As a writer, I don’t think you’ll ever find me dabbling in any kind of dystopian, futuristic genres. I know never say never… but beyond self-nostalgia, I enjoy daydreaming into the past… history, getting lost in the richness of it. I’m obsessed with learning about apothecaries, American and European witch trials, Baroque art, and medieval alchemy. Folklore, monsters, and faeries. I chose Medieval Age Brittany and Cornwall to set my first novel in for a very specific reason…
Yesterday, my family and I took a ride to Julian. Tucked between the nooks of the Cuyamaca and Volcan Mountains, Julian is an old saloon town reminiscent of the 19th century gold rush era. It was our fourth trip up there in our year-and-a-half residing in Southern California. My husband and I love the area for the quaint shops, delicious organic sage-infused honey and teas mixes, and the friendly chit-chat with locals who recognize we ain’t from these parts (if you imagined that in a John Wayne drawl—quite accurate).
This time though, we went for the multitude of antique shops that line the main road into Julian; I’m not sure exactly, but I must have seen at least seven on the way in. We were on the prowl for an Olde English style hanging tavern sign. I went into my search knowing very well it that would be a stretch to find one on the west coast; I reckon this is partially due to the scarcity of English and Scottish immigrants here—as opposed to the amassed communities on the east coast, anyway—dating back that far. So, long story short, we did not find an Olde English tavern sign as planned… but as fate allowed, I found something momentarily far more intriguing.
The antique shop we ultimately ended up at was The Barn Vintage Marketplace. From the outside, it seriously looked like every rustic-lightworking photographer’s dream setting. I was afraid that that meant it was going to be full of shabby-chic, expensive items from the ’70’s and ’80’s, like most of the “vintage” labeled shops scattering the San Diego area. Granted, I suppose anything from a former decade could be considered so. But the kind of antiques that tend to catch my eye are from the 1950’s and prior. World War I and II-era artifacts are nothing to sniff at. However, I will absolutely squeal at anything boasting the grandiloquent 1800’s literary style.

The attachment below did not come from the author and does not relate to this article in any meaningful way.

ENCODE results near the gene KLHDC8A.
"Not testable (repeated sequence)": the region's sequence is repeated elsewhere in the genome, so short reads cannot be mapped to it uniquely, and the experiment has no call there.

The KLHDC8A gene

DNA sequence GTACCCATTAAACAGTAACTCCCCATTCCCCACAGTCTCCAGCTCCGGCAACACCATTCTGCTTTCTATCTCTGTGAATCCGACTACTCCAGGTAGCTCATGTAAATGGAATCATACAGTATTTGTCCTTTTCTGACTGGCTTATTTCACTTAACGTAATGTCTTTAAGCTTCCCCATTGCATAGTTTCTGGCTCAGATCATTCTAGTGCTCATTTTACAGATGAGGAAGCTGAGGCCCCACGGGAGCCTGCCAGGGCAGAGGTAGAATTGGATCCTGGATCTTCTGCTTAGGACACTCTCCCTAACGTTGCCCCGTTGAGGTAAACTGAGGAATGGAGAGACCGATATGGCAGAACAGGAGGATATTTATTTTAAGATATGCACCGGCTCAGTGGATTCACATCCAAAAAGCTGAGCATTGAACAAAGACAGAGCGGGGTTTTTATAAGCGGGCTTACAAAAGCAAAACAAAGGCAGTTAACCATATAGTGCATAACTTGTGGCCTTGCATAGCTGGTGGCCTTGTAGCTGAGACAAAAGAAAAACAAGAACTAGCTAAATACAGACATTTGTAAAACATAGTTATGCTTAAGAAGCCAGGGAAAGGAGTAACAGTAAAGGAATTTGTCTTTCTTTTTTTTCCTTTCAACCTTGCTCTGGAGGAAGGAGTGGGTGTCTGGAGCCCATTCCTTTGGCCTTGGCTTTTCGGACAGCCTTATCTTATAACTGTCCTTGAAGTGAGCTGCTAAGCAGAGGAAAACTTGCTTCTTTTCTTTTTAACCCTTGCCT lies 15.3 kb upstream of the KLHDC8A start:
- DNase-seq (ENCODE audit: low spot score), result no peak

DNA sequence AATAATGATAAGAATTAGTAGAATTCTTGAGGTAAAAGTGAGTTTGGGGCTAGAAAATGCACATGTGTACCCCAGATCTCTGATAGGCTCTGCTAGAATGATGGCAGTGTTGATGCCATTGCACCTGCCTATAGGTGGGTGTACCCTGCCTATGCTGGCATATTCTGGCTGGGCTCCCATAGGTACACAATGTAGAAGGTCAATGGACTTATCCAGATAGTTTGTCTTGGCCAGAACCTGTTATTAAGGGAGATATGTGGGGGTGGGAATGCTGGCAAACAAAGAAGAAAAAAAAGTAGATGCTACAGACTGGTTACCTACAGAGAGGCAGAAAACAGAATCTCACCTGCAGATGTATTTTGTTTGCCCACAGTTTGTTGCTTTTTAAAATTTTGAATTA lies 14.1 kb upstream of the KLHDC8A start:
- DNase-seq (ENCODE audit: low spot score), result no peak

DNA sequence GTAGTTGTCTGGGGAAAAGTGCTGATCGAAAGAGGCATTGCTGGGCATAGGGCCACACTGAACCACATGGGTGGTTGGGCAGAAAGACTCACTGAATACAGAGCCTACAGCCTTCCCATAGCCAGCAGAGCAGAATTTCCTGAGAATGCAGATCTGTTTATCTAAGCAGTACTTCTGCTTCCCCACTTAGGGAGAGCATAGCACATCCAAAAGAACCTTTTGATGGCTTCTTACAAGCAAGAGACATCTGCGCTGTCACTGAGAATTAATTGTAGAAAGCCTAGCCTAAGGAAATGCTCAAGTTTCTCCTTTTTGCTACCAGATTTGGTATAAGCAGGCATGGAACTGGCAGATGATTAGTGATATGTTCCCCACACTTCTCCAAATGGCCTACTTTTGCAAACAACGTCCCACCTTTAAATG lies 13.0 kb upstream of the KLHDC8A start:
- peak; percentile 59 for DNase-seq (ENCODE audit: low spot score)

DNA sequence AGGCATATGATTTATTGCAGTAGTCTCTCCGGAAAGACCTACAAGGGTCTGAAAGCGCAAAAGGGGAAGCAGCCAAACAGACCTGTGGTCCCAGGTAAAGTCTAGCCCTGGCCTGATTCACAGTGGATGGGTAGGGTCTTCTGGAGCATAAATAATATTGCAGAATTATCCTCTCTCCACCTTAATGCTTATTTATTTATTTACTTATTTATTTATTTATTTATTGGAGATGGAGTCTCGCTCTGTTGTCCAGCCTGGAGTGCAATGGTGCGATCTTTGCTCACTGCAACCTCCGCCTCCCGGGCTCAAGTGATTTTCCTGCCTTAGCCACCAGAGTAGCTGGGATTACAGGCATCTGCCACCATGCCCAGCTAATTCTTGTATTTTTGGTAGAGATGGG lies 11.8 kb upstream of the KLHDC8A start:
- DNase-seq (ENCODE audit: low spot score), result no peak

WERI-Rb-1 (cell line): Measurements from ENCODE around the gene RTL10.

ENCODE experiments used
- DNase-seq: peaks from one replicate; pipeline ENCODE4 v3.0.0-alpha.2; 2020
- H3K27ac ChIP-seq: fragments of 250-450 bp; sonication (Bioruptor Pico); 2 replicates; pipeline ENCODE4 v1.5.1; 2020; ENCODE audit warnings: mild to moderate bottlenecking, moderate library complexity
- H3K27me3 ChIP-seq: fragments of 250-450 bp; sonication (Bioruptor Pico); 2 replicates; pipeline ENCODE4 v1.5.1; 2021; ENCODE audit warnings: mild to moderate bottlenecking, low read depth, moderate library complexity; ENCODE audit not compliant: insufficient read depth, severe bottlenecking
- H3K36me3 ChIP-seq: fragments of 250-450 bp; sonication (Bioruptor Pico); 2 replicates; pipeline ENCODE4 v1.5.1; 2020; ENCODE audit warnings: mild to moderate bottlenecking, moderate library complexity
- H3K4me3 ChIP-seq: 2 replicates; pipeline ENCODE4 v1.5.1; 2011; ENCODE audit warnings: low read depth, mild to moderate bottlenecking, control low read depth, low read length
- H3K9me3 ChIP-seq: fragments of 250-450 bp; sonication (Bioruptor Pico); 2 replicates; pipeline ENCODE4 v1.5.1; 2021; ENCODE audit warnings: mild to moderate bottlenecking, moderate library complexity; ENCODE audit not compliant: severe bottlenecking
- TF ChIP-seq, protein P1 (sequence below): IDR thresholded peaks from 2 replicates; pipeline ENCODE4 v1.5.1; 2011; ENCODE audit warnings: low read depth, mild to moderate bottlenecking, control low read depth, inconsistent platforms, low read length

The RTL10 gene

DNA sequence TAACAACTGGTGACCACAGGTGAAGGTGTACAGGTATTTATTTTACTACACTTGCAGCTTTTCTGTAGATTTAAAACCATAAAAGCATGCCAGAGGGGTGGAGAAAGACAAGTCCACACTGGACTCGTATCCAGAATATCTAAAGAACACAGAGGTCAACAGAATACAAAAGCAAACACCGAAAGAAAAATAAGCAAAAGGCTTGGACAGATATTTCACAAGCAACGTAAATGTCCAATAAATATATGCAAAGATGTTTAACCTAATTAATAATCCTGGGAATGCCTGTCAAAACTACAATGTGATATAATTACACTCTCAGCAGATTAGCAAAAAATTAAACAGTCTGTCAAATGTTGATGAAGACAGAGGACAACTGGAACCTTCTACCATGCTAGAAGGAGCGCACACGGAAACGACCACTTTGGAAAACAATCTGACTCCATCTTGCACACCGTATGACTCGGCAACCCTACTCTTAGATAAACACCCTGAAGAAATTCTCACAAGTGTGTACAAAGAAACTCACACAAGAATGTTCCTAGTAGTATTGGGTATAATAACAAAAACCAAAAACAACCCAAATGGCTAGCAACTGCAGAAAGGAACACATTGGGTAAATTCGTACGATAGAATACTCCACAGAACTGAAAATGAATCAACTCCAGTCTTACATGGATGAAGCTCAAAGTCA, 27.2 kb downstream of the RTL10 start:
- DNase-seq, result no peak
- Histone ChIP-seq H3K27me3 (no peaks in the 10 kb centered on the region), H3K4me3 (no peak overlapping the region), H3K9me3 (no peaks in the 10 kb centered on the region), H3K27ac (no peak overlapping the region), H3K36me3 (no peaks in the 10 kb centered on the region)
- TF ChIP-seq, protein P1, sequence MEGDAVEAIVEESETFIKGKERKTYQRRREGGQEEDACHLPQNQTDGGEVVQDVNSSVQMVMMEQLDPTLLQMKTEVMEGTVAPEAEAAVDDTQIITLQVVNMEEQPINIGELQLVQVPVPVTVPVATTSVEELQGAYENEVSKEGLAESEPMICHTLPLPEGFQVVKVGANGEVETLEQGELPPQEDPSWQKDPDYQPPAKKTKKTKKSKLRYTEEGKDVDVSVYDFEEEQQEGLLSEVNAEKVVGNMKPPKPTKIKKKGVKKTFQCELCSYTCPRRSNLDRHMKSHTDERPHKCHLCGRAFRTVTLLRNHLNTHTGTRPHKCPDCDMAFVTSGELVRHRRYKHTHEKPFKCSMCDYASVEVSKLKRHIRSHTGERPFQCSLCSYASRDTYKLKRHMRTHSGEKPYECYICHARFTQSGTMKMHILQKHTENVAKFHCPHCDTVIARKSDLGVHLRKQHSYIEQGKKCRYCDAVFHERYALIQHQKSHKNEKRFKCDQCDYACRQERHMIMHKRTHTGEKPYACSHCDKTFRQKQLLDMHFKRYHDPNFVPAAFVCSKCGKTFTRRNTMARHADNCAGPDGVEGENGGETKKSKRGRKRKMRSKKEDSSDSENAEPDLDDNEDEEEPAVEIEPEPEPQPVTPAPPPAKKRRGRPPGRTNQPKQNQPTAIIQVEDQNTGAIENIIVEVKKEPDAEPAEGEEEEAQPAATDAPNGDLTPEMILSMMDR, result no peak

Alas, we were pleasantly surprised. Amongst an abundance of apothecary cupboards, Underwood typewriters, pearl necklaces, and iron wrought chandeliers—we found books! Actually, it was my husband Tim who found them. Sweet Tim, who already knows that I will inadvertently ignore him amidst a thrum of disinterested mhmm’s and oh, really’s while he tries to show me anything in an antique shop, after I’ve found the book section. He made a beeline for what looked like a rusted shop shelf, perhaps originally meant for storing garage or workshop tools of some sort. It was stacked with leather-bound classics. These books were breathtaking, titles stamped in gold leaf and pages preserved, though time-worn.
I walked out—or, rather, Timothy walked me out—with two of them. This time, I chose titles that I have not yet read.
The first I discovered was an old French Primer book, which I believe after skimming through it, was a college or high school textbook. This one was published in the year 1873 by E. Steiger, in the Office of the Librarian of Congress at Washington. I chose it because I am currently trying to self-learn the basics of the French language, being that my upcoming novel is set in Brittany, or Bretagne. The contents of this textbook appear even easier for me to comprehend than the beginner’s course language app I’m using, so I think I’ll use it to brush up before moving onto the next level.
The second I found chose me. At least it seemed that way. It was a small, red, leather-bound book embellished in gold cover lettering. The cover was unattached from the actual binding, so the shop owner kindly secured it with a thin piece of cordage. I refused to glance at the book title until we got home, and when I did I was pleasantly surprised. Unlike my usual favorites—Swift, Dumas, and Dickens—this was a book by English author and antiquarian Charles Lamb. The book I chose was Essays of Elia, which is a collection of Lamb’s own personal essays, then written under the pseudonym Elia to utilize his wit freely. It was published in 1823 in Great Britain.
All in all, I think I have found a new-ish hobby; I have always felt the itching need in bookstores to purchase as many as my wallet allows. I will normally pick a book on my to-be-read list that I would’ve eventually purchased anyway to quell this never-ending need for leather bound adventure. But perhaps, there is something odd about older pieces—original, first-print copies, that strikes me as somewhat magical. Maybe literary luminaries of those times were wizards, too? Historical works often tingle, makes one feel. Sounds like enchantment to me. Don’t you think?
Below are some photos of our other finds. This vintage marketplace was enchanting, and a must-see for those venturing into Julian.